Involving a wider cohort of your organistation’s leaders will help the organisation resolve issues and capture opportunities more quickly, and more completely. Additionally, by raising awareness of the factors that lead to the issues the team addressed, you will be insulating the organisation against them in the future.

Sustainable high performance 

Organisations that are engaged (or are near engaged status) present wonderful opportunities for leaders and are on the cusp of moving into the realm of sustainable high performance. When an organisation rounds the corner from disengaged to engaged, a new world of possibility opens up by leveraging the Kaizen effect of consistent improvement while freeing up leadership to focus on other areas of the business.

It’s at this stage the organisation can build on its engagement and create new energy around ideas, innovations, and improvements, such as:

  • Next-level efficiency, and speeding implementation of business enhancing ideas and innovations for continuous improvement.
  • Fostering the innovation mindset, as the wider team sees more and more of their feedback being implemented.
  • The collective impact of continuous positive change quickly becomes transformational. Imagine the impact of implementing three new ideas every 90 days on your business and your team, each representing an improvement, efficiency, or innovation. That’s the foundation of transformational change.

Successfully delegating engagement initiatives to emerging leaders

Your organisation may have already identified its emerging leaders or high performers, and if so, these groups are the obvious choices. Smaller organisations or those that don’t have defined leadership development programmes in place can look to their managers. The insight and experience they will gain as they focus on measurably improving employee engagement will pay dividends in their individual performance and growth.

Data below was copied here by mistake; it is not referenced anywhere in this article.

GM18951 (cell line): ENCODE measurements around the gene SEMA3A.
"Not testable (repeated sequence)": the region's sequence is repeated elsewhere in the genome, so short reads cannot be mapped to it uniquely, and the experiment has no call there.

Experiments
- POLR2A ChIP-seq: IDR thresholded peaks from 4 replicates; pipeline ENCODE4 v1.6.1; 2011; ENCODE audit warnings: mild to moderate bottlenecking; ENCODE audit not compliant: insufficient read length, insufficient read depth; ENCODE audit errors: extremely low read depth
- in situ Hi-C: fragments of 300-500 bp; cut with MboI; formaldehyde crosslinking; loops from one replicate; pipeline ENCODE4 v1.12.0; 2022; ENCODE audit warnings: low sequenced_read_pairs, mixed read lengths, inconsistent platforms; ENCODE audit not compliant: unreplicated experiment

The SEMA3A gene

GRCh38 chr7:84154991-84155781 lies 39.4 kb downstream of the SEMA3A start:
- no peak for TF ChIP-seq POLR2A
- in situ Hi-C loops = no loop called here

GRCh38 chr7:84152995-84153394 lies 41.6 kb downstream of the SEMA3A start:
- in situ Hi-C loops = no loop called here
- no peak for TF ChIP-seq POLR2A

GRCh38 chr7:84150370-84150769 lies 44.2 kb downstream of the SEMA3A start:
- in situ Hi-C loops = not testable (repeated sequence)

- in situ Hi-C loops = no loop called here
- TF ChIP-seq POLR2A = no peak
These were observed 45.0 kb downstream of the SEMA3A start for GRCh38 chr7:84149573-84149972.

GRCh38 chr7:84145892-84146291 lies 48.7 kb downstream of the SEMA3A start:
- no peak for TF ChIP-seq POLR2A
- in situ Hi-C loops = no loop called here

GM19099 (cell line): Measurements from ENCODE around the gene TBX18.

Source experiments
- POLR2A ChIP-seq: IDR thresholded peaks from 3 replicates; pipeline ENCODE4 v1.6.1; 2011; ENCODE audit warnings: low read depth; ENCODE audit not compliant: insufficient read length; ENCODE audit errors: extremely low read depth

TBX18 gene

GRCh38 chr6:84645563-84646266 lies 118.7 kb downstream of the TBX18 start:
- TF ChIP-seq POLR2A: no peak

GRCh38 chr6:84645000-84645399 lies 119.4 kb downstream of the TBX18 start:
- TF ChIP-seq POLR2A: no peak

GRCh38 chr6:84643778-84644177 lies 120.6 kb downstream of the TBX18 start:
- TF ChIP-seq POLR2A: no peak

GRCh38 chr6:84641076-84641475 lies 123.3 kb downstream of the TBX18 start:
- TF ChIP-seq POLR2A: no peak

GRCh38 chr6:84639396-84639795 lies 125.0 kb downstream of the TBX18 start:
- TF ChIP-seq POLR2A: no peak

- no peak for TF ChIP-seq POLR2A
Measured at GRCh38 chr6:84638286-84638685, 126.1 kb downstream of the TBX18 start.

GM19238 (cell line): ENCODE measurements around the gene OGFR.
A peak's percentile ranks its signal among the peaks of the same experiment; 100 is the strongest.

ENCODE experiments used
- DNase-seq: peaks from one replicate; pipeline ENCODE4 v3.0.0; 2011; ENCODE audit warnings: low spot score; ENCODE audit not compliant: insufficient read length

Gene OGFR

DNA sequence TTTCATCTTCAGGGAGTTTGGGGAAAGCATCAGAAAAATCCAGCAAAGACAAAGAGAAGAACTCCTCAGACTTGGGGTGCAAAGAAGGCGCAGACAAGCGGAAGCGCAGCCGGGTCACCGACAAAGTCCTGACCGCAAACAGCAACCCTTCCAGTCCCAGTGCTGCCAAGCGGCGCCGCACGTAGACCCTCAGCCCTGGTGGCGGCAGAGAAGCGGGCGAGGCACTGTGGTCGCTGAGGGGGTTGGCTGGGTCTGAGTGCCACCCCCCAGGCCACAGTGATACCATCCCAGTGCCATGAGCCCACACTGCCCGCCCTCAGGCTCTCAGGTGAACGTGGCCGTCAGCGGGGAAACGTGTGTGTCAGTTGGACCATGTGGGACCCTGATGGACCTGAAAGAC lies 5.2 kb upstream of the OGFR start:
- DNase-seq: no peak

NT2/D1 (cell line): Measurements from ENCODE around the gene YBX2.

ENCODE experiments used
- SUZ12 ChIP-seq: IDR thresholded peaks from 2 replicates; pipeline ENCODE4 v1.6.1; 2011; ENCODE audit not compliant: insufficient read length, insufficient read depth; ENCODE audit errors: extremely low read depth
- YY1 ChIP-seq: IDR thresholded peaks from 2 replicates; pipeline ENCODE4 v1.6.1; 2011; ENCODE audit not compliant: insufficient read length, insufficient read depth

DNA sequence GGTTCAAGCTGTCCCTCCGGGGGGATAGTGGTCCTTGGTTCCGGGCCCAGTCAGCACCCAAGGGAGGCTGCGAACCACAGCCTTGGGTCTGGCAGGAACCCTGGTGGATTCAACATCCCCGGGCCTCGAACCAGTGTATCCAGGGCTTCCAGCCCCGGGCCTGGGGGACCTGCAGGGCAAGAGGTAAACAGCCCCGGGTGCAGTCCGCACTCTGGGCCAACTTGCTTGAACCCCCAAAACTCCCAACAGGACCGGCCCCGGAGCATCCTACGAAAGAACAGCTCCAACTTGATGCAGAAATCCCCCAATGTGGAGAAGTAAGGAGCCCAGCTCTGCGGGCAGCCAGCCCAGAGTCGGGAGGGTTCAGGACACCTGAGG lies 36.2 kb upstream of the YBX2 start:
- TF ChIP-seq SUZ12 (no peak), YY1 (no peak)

Step 1: Identify your engagement leaders, and introduce them to the initiatives they will be responsible for over the next 90 days. Provide them with briefing and clarity around what needs to be true when the project is finished.

Step 2: In your regular post-survey communications in which you share your engagement scores and feedback.

Step 3: Have the team report back with an action plan for leadership to approve – and then they implement providing regular check-ins. Encourage them to utilise Engagement Multiplier’s On-Demand capability to gather additional insight and enhance project effectiveness.

Step 4: Before you run your next quarter’s Benchmark Assessment, be sure to have your Client Success Manager add a few custom questions to your survey relating to the engagement initiatives. (We can help you develop those if you need a hand.) Those answers, plus the insight from the survey itself, will provide a clear view of the progress made.

Step 5: Acknowledge and celebrate successful projects in company-wide communications. This reinforces the business’s commitment to engagement, recognises the engagement team’s efforts, and, as a by-product, encourages others to play a more active role.

There’s a remarkable advantage to be gained by using employee engagement initiatives as challenge projects for emerging leaders. In addition to accelerating the implementation of initiatives derived from your engagement data, you’ll also be developing an engaged leader mindset among your next generation of leaders, setting them – and the business – up for future success, and creating champions that will move the culture forward.